Carol W Hazelwood

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Tiger in a Cage - Memoir of Wu Tek Ying available from

Tiger in a Cage
Memoir of Wu Tek Ying

by Carol W. Hazelwood
Chapter 1, 1914-1916
It was evening. The flickering light from oil lamps encased three generations of Wu men in light and shadows. Seventeen-year-old Pei Ching, arms stiff at his side, stood facing his seated grandfather. The nails of Pei Ching’s clenched fingers drew blood from his palms. “Yei, Yei,” he began, then faltered. “Yei, Yei, I respectfully ask you to help me get a job at the Longhua Arsenal where you work.”

Silence met that request. His grandfather turned to stare at Pei Ching’s father, who sat on a wooden stool in a shadowed corner. “You,” he pointed to his opium-drugged son, “are responsible for your son. You have thrown away your future. Once you were a scholar. Look at you now. You disgrace the family!”

Pei Ching’s father nodded, too drugged from opium to think properly, and blinked with glassy eyes. The brown-stained fingers of his trembling hand lifted a cigarette to his mouth, and he inhaled.

“ I don’t wish to cause trouble, Yei Yei.” Pei Ching protested. “Father doesn’t have the forty yuan I need for the YMCA school. I understand that. I must get a job.”

The grandfather nodded and peered through his small, round glasses at the tall, handsome boy. “I don’t like what I see of the past. I gave your father everything. Look at him!” His voice quivered. “A scholar no more. A heap of skin around an empty skull.”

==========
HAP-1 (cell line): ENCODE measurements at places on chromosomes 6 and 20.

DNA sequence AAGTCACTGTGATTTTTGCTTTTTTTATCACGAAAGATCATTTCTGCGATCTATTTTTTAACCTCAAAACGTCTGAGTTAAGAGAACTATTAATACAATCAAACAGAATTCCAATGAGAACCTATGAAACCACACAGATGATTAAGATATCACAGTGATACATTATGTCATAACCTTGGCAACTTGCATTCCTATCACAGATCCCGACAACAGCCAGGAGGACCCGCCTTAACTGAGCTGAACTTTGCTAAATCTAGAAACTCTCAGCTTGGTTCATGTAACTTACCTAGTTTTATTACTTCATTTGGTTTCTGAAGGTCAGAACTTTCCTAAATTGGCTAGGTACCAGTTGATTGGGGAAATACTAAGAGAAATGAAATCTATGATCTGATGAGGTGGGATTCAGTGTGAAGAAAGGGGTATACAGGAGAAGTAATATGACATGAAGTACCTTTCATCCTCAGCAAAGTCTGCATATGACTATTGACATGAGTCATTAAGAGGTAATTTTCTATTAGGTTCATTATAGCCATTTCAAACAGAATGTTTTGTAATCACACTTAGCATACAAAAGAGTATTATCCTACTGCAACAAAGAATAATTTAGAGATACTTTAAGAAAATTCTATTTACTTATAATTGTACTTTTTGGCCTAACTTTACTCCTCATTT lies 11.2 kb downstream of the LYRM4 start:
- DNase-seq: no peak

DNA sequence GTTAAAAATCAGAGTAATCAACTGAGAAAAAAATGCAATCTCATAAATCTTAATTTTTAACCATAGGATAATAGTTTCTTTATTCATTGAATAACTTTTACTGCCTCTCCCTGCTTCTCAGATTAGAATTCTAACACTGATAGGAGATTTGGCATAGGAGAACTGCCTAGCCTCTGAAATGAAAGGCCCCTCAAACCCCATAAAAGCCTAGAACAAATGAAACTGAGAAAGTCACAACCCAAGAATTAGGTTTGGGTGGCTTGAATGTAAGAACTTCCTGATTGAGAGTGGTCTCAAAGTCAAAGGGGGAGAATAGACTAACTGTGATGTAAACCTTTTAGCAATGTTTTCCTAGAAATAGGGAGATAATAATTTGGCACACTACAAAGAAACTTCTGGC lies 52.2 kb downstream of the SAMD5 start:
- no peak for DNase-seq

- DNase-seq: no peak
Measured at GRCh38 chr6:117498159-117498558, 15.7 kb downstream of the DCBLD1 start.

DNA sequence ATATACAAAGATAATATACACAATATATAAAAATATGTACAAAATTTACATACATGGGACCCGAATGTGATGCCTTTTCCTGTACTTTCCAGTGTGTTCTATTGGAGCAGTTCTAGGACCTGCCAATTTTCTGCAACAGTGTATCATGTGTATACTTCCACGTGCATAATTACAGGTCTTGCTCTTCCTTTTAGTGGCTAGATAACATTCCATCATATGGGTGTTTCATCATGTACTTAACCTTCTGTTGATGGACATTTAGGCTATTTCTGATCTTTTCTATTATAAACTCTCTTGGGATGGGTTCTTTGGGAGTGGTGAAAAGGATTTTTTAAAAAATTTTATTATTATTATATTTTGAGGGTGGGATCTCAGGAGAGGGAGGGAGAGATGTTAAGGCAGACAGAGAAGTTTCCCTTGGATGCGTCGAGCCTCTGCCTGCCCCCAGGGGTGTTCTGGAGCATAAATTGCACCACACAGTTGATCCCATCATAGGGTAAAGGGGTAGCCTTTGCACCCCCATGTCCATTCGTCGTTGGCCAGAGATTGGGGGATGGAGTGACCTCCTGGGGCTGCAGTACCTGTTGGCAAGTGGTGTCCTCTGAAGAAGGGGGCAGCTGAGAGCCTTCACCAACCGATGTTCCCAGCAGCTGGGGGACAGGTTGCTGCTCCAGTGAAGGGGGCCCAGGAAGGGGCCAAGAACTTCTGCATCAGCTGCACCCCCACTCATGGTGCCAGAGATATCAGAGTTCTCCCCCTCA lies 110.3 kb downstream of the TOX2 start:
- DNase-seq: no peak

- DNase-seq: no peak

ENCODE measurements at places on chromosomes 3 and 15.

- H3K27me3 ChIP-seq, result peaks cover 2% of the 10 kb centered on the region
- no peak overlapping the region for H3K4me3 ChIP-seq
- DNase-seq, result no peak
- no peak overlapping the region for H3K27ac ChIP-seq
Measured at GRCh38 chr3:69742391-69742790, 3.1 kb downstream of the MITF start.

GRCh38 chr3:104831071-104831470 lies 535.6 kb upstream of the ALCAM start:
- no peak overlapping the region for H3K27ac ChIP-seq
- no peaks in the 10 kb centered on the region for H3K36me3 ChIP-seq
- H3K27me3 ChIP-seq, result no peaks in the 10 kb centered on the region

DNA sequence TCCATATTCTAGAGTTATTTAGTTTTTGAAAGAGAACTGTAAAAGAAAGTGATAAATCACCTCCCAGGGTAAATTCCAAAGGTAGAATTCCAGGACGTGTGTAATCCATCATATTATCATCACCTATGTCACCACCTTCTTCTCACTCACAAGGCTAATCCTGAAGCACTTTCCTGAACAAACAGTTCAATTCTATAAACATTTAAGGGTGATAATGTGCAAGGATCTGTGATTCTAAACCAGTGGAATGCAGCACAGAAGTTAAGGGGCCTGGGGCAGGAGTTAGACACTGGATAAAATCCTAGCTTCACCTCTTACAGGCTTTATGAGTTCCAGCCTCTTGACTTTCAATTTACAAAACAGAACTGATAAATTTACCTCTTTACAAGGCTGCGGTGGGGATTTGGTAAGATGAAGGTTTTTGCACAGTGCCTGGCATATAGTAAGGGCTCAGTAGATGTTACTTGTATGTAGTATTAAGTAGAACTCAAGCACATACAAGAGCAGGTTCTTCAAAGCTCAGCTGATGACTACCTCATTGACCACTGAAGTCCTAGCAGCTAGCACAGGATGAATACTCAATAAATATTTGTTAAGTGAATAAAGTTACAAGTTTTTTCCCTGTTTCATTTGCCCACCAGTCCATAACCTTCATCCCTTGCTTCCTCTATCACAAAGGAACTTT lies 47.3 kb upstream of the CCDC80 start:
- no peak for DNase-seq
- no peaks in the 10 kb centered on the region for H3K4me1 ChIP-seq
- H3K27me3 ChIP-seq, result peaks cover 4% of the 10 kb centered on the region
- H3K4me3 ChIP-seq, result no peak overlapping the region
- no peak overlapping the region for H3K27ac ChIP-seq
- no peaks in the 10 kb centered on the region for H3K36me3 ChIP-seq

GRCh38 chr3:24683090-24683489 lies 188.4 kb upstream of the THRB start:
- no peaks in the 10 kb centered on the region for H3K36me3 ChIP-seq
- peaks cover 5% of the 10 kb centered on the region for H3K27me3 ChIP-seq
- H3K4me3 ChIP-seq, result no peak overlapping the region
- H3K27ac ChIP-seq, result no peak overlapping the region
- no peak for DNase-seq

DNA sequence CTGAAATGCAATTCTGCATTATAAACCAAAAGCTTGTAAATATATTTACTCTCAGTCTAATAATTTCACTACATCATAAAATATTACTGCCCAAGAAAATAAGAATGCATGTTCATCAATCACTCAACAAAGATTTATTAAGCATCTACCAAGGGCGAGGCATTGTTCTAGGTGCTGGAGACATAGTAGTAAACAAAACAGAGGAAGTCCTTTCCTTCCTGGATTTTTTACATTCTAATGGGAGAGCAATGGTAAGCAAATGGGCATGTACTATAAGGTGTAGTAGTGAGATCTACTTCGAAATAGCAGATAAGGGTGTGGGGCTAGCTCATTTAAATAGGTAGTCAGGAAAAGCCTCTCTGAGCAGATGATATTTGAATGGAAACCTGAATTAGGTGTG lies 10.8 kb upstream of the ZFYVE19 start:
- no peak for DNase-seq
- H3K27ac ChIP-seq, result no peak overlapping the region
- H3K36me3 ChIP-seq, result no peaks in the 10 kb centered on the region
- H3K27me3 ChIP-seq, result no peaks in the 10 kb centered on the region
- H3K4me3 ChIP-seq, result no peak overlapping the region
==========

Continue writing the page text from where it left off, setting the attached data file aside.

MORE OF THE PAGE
The grandfather rose, his gray gown trailing from his thin frame. His half-closed eyes appeared to be imagining a different version of his sulking son. Again he pointed at Pei Ching’s father, who raised his tar stained hands to shield his face from the wrath of the older man. “I’ve had enough of your behavior,” the old man said. “You leave your son penniless. If you don’t rid yourself of your opium habit, your life here in Shanghai is ended. Do you understand? You will return to Wu Sih to be with your wife. You will be thrust out of my house.”
He turned back to Pei Ching. “I will not help you get a job at the arsenal. You must do this on your own. But you have been a filial son and may remain in my house. You are strong. Stay strong!”

Pei Ching bowed slightly and stepped away from his grandfather. His head swarmed with hope and frustration. Alone in the next room he stood very still, threw back his shoulders; his eyes steadied.

The following week he passed the test to work on the lathe at the factory and at the age of seventeen became a mechanic at the arsenal. The factory issued him one blue uniform. Every night he washed it and rose at four in the morning to hold it over a bowl of steaming water to smooth out the wrinkles. His daily neat appearance impressed his fellow factory workers. Why did he have several uniforms, and they only one?

Pei Ching worked full days, week after week, but was unable to save money. At each pay period his father asked for Pei Ching’s wages and used them for his opium habit. Despite the grandfather’s recriminations toward his son, nothing changed. Family ties were chains not easily removed and first sons were spoiled. Pei Ching’s loyalty to his father forbade a confrontation, and the Wu home in Shanghai became less a sanctuary and more a cage.

After Pei Ching’s grandmother died, his grandfather remarried. This woman was the third wife of a widower. She brought Sio Ying, the beautiful daughter of the widower’s second wife, with her to the marriage. According to Chinese culture, Sio Ying became Pei Ching’s aunt with all the taboos of a blood relationship. She was two years older than Pei Ching, beautiful, seductive and irresistible to Pei Ching. Living in the same house, the inevitable happened. They fell in love.